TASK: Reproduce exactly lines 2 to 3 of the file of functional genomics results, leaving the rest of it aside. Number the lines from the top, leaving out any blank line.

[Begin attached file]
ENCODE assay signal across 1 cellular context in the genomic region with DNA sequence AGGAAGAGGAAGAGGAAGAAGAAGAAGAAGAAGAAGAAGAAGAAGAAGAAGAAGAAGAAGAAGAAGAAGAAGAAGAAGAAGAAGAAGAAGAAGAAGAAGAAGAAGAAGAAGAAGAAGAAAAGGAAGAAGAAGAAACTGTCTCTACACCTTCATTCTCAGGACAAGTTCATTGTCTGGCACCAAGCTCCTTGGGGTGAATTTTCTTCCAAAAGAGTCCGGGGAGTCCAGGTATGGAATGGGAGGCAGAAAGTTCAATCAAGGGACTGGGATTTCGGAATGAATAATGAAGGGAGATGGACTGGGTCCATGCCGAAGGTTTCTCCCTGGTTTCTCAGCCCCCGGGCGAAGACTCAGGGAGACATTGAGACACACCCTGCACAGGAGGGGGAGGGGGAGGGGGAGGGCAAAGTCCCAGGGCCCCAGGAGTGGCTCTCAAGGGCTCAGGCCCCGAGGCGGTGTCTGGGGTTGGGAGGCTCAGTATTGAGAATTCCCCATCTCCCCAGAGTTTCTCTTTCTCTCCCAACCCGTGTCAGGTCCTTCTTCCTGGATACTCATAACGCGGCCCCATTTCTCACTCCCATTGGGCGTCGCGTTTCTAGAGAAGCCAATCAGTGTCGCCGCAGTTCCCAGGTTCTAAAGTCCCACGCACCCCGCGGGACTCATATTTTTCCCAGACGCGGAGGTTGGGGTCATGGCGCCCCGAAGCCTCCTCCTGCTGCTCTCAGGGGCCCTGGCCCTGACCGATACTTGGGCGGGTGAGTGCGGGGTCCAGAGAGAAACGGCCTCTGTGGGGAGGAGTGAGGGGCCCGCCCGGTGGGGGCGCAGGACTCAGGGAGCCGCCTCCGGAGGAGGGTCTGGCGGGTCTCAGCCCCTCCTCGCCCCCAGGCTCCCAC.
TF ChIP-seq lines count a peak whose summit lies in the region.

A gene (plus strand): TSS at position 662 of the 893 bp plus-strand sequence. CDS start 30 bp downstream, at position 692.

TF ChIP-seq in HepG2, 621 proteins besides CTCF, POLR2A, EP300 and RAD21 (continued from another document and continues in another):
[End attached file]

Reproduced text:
TF ChIP-seq lines count a peak whose summit lies in the region.

A gene (plus strand): TSS at position 662 of the 893 bp plus-strand sequence. CDS start 30 bp downstream, at position 692.